How to check Recovery heart rate on your Apple Watch and why it needs your attention

Heart Recovery Rate on Apple Watch

Recovery rate or heart rate recovery rate is an important metric that Apple made available on its Apple Watch.

Typically, most of us pay attention to the commonly used exercise metrics such as the number of calories burned, duration of exercise, distance covered or steps walked along with heart rate.

Your Apple Watch provides you with a powerful metric that is often overlooked by many users. This is your heart recovery rate.

In this article, we will show you how you can check this important metric using your iPhone and Apple Watch and more importantly why you should be monitoring your HRR on a regular basis.

Related Reading:

Recovery Heart Rate

Heart rate recovery ( HRR ) is commonly defined as the decrease of heart rate at 1 minute after completion of exercise and is an important predictor of your health. Think of it as your pulse rate following an exercise.

The rule of the thumb is that a lower recovery heart rate following vigorous exercise is better. 

Trainers always advice their clients to monitor the heart rate recovery following an intense workout session. Typically they are looking for your heart rate to fall under 100 beats per minute in the first 3 minutes after exercise.

How do you check the Recovery heart rate on your Apple Watch?

Apple makes this important metric available on your Apple Watch following your workout.

The heart rate sensor on your Apple Watch stays active for three minutes after you end a workout to measure your heart rate recovery. 

After completing a workout, you can tap the heart icon on your workout summary to view your recovery in real-time.

Checking heart rate recovery for specific completed workouts is easy and is done via the Fitness app on your iPhone.

  1. Open the Fitness App on your iPhoneLocating Recovery rate on fitness app
  2. Tap on the Summary tab at the bottom of the screen
  3. Click on a specific workout listed under Workoutsworkout analysis for Apple Watch
  4. Tap on ‘Show More’ to see additional completed workouts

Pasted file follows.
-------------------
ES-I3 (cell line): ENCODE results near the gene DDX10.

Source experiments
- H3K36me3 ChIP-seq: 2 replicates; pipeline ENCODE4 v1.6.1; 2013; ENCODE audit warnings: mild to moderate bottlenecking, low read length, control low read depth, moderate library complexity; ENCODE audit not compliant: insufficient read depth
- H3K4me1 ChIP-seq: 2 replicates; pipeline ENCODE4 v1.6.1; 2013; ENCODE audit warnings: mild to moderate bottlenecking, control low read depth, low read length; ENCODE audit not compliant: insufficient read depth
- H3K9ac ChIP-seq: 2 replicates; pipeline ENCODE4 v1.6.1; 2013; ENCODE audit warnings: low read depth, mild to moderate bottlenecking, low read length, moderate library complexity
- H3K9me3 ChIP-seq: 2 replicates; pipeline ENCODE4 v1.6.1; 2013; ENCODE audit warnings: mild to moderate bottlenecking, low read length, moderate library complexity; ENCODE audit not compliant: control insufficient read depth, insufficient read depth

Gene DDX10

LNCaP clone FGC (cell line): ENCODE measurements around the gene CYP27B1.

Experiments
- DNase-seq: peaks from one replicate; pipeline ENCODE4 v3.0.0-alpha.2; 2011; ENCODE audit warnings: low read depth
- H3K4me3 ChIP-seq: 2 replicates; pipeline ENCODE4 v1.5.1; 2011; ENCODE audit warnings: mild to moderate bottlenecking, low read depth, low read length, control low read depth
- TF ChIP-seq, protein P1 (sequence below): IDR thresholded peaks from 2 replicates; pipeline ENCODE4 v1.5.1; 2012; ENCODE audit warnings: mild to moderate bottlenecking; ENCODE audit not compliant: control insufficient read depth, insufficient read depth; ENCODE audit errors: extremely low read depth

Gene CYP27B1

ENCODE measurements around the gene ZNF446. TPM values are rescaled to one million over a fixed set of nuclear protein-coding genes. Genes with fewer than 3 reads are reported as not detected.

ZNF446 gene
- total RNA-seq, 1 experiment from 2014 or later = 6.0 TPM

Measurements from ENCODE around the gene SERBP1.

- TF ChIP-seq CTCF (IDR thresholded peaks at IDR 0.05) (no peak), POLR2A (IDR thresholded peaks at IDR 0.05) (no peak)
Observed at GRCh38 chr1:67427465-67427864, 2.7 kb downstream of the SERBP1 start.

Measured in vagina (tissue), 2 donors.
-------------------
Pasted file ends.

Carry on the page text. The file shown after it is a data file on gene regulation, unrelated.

5. Select a completed workout by tapping on it
  6. Scroll left on the chart for Heart RateCheck Recovery heart rate on apple watch
  7. You will now see the Heart Rate recovery Heart Rate recovery on Apple Watch

This shows you your heart rate recovery following the completion of your exercise, your HRR following one minute and two minutes following the completion.

What is a good Heart Rate Recovery on your Apple Watch?

The fitter you are, the quicker your heart rate will return to normal after exercise. 

The gold standard for measuring the HRR is by using the YMCA 3-minute step test that requires you to step on and off a 12-inch step for 3 minutes straight while keeping a consistent pace and then see how quickly your heart rate will come back down.

When 3 minutes are up, stop immediately, sit down on the step, and check your heart rate recovery metric by using the digital crown on your apple watch to scroll down on the results following the end of the 3-minute workout.

You can compare your results with the YMCA 3-minute step test results using the table below.

Heart Rate Recovery scores by sex and age following the 3 minute YMCA step test
Ratings for Men

based on Age

18-25 26-35 36-45 46-55 56-65 65
Excellent

50-76

51-76

49-76

56-82

60-77

59-81

Good

79-84

79-85

80-88

87-93

86-94

87-92

Above Average

88-93

88-94

92-88

95-101

97-100

94-102

Average

95-100

96-102

100-105

103-111

103-109

104-110

Below Average

102-107

104-110

108-113

113-119

111-117

114-118

Poor

111-119

114-121

116-124

121-126

119-128

121-126

Very Poor

124-157

126-161

130-163

131-159

131-154

130-151

Ratings of women

based on Age

18-25 26-35 36-45 46-55 56-65 65
Excellent

52-81

58-80

51-84

63-91

60-92

70-92

Good

85-93

85-92

89-96

95-101

97-103

96-101

Above Average

96-102

95-101

100-104

104-110

106-111

104-111

Average

104-110

104-110

107-112

113-118

113-118

116-121

Below Average

113-120

113-119

115-120

120-124

119-127

123-126

Poor

122-131

122-129

124-132

126-132

129-135

128-133

Very Poor

135-169

134-171

137-169

137-171

141-174

135-155

 

This simple chart provides you with some insights into how your recovery heart rate measures up to the averages of other people in the age group. It is important to know that these results will not be of much importance if you are taking any heart medications.